Hi Fonzie! yes, I do reader's workshop. I just got that book too!!! It's AWESOME! For people who don't have it, she doesn't do a whole lot of rehashing what every strategy is, she spends each short chapter looking for ways to concretely introduce the strategy. Like for determining importance (I tried this), she takes 5 things out of her purse and has the kids determine which would be the most important for her to put in her pocket if she were going jogging. For inferring, she brings in an old slipper and they infer about what kind of person would wear it. There's a list of quotes at the end of every chapter that speak to the strategy. Does anyone else have it?
as I bonked myself at my temple! That is it. . .important to the reader and to the author. . .both! Thank you! How did I ever miss that?! We are working on that strategy. I can't wait to use this on Monday!
Currently, we are reading non-fiction. We are using 3 sticky notes to mark what we have found important. On Monday, we will use two different colors to "up the lesson". . .one for reader and one for author.
Bookmuncher, your blogs and glogsters are just wonderful! The visual presentation of your glogs are excellent. I will be definitely checking out all of your posts each day. Thank you for all your sharing! You would be a great, outstanding, awesome teaching partner!
Buggy- your time goes to being a first year teacher; my time goes into fooling around.
Honestly though, I've started planning my literacy and science/social studies (can't manage math though) more by the month. I never keep anything the same, but I've plotted everything, and then I just tweak the teaching points. It leaves me with more time. Having the gaping hole where grad school was leaves me more time too. Plus- Writing's my hobby and glogging is like writing, but more ARTSY! Which is also a hobby. And I'm trying harder to do things I like (even if they are still connected with teaching!! Is that cheating??)
Bookmuncher i have been working on determining importance right now in reader's workshop and i am having a hard time figuring it out since it's my first time teaching it. I saw your glog and understand it better now. Thank You for sharing!
I just got the book yesterday--thanks to you guys recommending it. It is wonderful. I was so excited to get a book that is such an easy read and has wonderful, practical ideas. I especially like the way the posters are designed and build upon the previous ones.
I had to run to school early today to make some for today's RW!
Determining Importance is a strategy that is new to me, so I was interested to read your blog. I must admit that I am a bit baffled by "determining importance".
I've always taught my sixth graders that every word is precious to an author and has importance. Writing may be included to describe, so the reader can get a visual picture. The writing might be there to develop the characters. The author may include information to develop the plot, too. All words have importance to the story or else they are not included. Sometimes there will be a random and strange moment or object that is discussed and often that will be symbolism or be related to theme. Yet every word and every bit of material is important depending on what you want to get out of the reading.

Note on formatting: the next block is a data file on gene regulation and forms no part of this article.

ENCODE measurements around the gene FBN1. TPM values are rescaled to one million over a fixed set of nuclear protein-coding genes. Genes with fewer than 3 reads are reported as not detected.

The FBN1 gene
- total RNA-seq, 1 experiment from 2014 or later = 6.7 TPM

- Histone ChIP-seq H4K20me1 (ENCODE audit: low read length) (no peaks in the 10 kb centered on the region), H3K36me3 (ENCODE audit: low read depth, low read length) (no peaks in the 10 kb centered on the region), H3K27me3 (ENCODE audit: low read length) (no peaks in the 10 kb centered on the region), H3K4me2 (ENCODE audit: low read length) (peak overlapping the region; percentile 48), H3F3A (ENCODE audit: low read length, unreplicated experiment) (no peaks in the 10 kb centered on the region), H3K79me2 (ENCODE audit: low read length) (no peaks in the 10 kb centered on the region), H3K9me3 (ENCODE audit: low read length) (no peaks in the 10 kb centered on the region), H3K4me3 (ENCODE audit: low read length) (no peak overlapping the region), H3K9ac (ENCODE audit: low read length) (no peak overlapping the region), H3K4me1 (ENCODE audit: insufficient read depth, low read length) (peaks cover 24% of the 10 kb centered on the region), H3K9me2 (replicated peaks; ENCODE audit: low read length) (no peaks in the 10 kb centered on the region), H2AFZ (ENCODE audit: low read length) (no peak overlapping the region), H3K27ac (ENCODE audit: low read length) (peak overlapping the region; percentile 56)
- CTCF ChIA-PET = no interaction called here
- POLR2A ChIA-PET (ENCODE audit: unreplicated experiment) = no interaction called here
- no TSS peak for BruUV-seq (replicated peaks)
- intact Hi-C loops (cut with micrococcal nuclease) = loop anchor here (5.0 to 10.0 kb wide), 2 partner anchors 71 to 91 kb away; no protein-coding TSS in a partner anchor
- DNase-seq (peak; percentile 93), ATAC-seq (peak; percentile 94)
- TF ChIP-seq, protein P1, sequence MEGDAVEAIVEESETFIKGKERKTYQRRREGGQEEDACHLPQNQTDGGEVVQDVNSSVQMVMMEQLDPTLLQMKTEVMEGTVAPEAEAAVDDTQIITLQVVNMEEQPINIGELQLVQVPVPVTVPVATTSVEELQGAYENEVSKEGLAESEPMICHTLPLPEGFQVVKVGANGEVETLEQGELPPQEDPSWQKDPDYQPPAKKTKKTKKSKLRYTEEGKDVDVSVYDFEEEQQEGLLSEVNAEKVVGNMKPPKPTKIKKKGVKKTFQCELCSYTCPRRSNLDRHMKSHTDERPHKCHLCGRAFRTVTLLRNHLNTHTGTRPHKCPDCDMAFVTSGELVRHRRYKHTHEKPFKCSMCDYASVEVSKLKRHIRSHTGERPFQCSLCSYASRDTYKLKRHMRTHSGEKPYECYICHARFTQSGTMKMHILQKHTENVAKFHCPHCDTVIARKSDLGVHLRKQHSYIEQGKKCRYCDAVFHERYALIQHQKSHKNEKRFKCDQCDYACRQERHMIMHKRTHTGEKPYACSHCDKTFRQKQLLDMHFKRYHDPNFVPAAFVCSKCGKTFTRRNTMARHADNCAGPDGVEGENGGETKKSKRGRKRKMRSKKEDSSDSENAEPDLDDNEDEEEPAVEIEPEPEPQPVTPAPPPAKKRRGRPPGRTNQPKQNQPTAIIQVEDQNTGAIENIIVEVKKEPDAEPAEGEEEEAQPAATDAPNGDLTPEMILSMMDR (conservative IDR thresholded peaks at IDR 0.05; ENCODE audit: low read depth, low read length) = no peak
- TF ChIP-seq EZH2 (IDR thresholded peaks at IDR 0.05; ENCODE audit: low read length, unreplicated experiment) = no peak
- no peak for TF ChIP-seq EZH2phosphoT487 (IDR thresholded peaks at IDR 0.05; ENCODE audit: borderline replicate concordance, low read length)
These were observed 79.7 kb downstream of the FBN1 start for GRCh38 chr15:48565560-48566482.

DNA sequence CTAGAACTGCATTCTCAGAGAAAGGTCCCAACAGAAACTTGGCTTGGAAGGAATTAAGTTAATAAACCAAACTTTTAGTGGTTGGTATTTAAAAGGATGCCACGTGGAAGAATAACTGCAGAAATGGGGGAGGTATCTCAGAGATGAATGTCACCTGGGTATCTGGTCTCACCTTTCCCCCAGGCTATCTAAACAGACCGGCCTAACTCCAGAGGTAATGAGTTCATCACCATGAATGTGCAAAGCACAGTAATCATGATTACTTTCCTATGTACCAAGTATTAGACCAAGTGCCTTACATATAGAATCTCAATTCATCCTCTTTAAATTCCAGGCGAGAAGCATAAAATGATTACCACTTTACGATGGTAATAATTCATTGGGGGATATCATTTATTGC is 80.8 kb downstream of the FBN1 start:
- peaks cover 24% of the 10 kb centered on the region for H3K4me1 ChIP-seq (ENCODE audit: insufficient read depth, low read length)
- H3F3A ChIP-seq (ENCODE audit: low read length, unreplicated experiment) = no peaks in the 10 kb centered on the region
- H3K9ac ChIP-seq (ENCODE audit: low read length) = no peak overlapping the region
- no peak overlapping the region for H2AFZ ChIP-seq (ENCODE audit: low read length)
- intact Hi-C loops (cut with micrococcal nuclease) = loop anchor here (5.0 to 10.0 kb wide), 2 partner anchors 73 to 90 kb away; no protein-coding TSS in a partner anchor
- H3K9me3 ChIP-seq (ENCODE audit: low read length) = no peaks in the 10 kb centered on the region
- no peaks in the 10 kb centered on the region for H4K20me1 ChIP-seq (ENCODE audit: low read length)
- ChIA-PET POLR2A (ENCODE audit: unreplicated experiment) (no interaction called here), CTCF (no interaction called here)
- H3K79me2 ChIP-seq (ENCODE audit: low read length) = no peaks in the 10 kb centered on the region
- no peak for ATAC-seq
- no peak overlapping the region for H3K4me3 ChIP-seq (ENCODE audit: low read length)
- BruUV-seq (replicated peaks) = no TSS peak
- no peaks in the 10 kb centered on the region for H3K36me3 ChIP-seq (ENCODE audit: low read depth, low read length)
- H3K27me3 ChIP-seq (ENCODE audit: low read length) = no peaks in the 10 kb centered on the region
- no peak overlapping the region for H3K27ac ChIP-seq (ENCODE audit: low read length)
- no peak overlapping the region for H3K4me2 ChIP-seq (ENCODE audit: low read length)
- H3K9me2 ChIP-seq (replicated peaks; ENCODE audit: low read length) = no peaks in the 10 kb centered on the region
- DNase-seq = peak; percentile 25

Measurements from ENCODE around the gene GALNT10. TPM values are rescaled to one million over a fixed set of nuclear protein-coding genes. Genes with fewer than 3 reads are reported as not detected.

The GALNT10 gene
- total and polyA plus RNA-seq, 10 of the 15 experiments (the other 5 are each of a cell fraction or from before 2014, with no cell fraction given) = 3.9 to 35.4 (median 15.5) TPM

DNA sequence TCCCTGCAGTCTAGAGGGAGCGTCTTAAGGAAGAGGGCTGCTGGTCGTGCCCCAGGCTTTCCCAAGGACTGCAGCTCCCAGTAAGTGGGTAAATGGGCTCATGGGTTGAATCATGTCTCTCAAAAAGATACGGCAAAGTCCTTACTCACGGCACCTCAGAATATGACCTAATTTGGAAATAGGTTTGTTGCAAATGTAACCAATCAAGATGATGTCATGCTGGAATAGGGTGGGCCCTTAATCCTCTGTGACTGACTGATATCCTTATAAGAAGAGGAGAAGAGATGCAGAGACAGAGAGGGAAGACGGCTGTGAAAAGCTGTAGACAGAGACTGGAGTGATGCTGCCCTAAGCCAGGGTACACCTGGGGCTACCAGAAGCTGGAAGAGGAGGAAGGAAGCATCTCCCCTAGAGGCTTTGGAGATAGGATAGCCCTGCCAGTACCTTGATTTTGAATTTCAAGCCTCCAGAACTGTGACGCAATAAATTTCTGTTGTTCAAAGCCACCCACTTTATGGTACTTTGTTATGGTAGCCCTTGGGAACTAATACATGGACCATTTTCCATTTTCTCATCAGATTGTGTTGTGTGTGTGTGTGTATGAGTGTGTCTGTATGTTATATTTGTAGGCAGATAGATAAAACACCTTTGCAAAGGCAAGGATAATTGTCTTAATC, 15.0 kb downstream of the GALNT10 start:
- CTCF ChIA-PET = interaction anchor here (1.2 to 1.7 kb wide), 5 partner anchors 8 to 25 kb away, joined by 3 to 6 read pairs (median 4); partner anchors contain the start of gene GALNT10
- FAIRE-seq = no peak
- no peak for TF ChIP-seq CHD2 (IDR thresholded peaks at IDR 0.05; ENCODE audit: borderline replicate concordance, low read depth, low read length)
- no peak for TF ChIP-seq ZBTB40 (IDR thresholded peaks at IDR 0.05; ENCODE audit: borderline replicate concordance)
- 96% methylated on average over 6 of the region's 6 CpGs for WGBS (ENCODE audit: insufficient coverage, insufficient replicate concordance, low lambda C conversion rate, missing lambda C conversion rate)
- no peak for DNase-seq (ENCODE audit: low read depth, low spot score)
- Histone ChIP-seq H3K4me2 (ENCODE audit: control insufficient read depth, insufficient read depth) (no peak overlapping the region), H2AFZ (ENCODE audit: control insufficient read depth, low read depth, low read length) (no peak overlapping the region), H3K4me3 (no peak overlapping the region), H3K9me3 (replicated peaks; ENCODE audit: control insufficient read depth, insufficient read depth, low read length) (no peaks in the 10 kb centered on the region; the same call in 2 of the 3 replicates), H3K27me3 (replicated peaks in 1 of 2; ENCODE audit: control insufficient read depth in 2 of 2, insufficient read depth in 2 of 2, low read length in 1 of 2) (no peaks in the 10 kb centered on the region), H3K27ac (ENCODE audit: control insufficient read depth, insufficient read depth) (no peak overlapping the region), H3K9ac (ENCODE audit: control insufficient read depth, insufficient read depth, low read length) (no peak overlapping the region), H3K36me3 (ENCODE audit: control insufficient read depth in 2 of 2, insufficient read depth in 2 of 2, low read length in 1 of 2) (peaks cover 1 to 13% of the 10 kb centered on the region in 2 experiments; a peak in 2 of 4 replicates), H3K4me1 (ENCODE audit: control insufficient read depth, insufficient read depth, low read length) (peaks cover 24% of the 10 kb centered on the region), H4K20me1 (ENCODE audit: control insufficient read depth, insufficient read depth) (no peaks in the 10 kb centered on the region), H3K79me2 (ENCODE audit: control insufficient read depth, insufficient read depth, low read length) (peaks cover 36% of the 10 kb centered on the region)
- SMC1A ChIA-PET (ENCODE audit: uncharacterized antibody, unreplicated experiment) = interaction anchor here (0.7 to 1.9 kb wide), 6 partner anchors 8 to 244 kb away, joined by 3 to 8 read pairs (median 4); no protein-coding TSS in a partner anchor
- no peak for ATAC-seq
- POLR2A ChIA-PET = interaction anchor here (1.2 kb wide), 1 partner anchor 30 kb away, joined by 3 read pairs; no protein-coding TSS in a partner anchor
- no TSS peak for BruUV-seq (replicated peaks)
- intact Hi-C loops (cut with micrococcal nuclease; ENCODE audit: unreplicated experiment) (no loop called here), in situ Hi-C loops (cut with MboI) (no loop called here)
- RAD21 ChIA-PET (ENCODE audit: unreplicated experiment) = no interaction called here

What is important to the reader is their purpose for reading. Sometimes we can miss some description and it will not ruin our understanding of the plot, but it will interfere with getting a clear picture of the scene in our mind. So, if it is important to the reader to visualize, they need to carefully read the description of the settings.
If the reader's purpose understand the character and how their personality attributes will impact the events of the plot, then the reader has to carefully think about what the character say and does.
Does determining importance mean that there are unimportant parts written in a story or nonfiction piece?
Yet every word and every bit of material is important depending on what you want to get out of the reading.
What is important to the reader is their purpose for reading.Sometimes we can miss some description and it will not ruin our understanding of the plot, but it will interfere with getting a clear picture of the scene in our mind. So, if it is important to the reader to visualize, they need to carefully read the description of the settings.
If the reader's purpose understand the character and how their personality attributes will impact the events of the plot, then the reader has to carefully think about what the character say and does.
I think we're on the same wavelength-- in your post above, you also seem to think that some parts are important based on what information the reader is looking for (nonfiction) or what elements of the story in a sixth grade case the reader is attuned to (fiction). But I don't really think that our brains are ever really able to take in every part of any text. Every time I read Charlotte's Web I seem to notice something different. Like this last time I read it, (the fourth time) I noticed so many author's craft decisions that I hadn't before. Before I had only been listening to the plot and noticing the character development. Understanding those freed me up to notice more writing craft moves. Other books happen the opposite way for me.